Afipia

Afipia

(ă-fip'ē-ă),
A genus of gram-negative, oxidase-positive, motile, nonfermenting bacteria that have been placed in the class Proteobacteria. They are morphologically variable, appearing as rods or filaments that may stain poorly. More than 10 species have been identified; originally reported to be the agent of catscratch disease, their current pathogenic role remains uncertain. The type strain is A. felis. Other human isolates are A. clavelandensis and A. broomeae.

A·fip·i·a

(ă-fip'ē-ă)
A genus of gram-negative, oxidase-positive, motile, nonfermenting bacteria that have been placed in the class Proteobacteria. They are morphologically variable, appearing as rods or filaments that may stain poorly. More than 10 species have been identified, one of which was formerly thought to be the cause of catscratch disease. Their current pathogenic role is uncertain. The type strain is A. felis.
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These findings should be interpreted cautiously as water contamination probably led to the initial false attribution of Afipia felis as the causative organism of cat-scratch disease (55).
Isolation of new fastidious Proteobacteda and Afipia felis from hospital water supplies by direct plating and amoebal coculture procedures.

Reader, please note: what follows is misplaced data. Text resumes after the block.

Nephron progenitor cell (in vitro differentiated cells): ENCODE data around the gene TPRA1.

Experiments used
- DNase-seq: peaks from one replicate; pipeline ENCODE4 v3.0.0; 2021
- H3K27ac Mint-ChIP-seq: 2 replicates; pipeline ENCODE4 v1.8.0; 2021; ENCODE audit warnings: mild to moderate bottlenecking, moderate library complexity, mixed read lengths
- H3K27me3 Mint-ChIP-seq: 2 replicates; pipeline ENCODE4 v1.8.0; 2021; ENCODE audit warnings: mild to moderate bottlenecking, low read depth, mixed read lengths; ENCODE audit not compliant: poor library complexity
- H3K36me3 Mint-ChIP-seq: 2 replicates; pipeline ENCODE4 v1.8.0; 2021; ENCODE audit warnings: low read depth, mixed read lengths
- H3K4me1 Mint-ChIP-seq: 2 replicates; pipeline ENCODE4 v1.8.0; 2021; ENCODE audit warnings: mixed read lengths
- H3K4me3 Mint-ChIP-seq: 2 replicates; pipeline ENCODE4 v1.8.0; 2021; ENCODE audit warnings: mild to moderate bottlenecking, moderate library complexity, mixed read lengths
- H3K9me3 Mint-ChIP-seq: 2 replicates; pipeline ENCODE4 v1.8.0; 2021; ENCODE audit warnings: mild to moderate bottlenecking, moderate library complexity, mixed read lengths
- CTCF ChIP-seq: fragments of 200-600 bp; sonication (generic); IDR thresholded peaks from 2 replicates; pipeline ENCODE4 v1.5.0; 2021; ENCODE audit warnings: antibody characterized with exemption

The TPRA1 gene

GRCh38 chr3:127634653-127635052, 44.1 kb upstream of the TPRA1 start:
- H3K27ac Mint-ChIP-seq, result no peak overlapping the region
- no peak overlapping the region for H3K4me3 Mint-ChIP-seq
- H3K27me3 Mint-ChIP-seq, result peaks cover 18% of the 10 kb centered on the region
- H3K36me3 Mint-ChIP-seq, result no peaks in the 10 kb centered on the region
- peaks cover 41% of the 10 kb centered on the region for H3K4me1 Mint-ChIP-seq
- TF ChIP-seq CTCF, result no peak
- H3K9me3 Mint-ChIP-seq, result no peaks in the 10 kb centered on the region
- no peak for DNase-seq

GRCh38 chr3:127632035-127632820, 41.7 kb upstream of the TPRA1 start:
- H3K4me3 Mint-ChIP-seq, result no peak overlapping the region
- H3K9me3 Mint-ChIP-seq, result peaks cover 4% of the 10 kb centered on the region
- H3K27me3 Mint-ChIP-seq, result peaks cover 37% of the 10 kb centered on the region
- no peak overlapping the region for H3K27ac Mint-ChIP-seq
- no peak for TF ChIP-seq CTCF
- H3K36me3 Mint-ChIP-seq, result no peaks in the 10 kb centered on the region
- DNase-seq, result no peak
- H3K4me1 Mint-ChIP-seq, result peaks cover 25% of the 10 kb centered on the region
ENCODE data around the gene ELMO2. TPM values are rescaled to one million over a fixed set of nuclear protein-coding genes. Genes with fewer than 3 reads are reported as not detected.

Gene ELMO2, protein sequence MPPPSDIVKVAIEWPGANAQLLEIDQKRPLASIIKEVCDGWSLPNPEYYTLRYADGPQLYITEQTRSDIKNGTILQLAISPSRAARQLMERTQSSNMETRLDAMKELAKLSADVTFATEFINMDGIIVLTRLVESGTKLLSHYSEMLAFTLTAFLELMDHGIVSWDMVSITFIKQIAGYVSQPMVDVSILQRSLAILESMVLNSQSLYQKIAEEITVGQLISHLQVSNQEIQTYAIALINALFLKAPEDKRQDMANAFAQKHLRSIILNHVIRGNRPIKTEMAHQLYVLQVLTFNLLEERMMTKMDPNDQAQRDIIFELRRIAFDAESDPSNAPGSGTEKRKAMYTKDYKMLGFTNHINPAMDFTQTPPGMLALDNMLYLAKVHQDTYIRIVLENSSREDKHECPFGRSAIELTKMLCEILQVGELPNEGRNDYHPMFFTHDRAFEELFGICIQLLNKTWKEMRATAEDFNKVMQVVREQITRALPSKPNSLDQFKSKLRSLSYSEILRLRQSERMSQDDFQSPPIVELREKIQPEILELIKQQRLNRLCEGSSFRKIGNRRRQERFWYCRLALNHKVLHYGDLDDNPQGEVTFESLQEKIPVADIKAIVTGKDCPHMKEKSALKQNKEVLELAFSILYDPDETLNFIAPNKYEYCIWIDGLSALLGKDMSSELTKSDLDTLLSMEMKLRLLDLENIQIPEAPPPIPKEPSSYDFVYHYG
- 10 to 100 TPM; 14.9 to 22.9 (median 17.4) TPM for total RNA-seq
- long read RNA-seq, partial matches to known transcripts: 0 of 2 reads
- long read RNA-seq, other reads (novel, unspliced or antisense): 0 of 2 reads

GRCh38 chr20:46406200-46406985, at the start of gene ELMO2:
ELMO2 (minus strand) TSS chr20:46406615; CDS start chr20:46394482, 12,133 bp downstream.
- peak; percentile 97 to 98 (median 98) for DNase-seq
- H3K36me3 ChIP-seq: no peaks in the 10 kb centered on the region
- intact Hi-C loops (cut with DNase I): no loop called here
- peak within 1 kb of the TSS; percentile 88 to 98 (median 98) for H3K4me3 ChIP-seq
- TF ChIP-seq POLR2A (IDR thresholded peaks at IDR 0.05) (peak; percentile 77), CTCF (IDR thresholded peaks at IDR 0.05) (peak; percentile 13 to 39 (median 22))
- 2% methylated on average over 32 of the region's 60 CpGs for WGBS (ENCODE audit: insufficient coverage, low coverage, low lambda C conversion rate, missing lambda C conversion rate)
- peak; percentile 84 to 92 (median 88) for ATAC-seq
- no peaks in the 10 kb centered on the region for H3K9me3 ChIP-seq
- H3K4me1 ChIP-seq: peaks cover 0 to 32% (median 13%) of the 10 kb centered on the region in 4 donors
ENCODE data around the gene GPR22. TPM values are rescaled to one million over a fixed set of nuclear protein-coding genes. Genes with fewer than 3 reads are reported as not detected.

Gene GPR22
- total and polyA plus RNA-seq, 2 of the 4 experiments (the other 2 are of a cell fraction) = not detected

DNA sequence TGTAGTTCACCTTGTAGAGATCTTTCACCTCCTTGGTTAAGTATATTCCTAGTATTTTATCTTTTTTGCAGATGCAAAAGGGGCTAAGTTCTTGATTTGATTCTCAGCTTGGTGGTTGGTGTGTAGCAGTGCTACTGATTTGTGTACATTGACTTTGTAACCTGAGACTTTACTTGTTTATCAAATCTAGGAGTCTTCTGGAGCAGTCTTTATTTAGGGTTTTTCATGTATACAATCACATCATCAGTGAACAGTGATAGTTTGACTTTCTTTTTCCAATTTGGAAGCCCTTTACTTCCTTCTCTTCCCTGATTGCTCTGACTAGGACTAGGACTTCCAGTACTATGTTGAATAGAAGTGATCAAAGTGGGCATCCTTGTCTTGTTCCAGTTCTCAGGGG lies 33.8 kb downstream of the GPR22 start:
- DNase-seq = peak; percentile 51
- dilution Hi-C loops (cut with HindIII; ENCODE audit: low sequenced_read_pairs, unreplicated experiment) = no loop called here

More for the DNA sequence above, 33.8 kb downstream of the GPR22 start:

The most well-known of these are Bartonella species (henselae, quintana, bacilliformis), although some Afipia species (eg, A.
Serologic response to Bartonella and Afipia antigens in patients with cat scratch disease.
Isolation of new fastidious alpha Proteobacteria and Afipia felis from hospital water supplies by direct plating and amoebal co-culture procedures.
Bartonella and Afipia species emphasizing Bartonella henselae.
micdadei, and other AAMs (15,18), including Parachlamydia acanthamoeba (strain BN 9 and "Hall's coccus"), Afipia birgiae, A.
Afipia felis in hospital water supply in association with free-living amoebae.
Etiology of cat scratch disease: comparison of polymerase chain reaction detection of Bartonella (formerly Rochalimaea) and Afipia felis DNA with serology and skin tests.
thiooxydans, Mesorhizobium amorphae, Azorhizobium caulinodans, Afipia jelis, A.
Buffered charcoal-yeast extract (BCYE) agar facilitated the recovery of most novel Legionella species, as well as Afipia broomeae and A.
We tested serum specimens from three groups of patients with pneumonia by indirect immunofluorescence against Legionella-like amoebal pathogens (LLAPs) 1-7, 9, 10, 12, 13; Parachlamydia acanthamoeba strains BN 9 and Hall's coccus; and Afipia felis.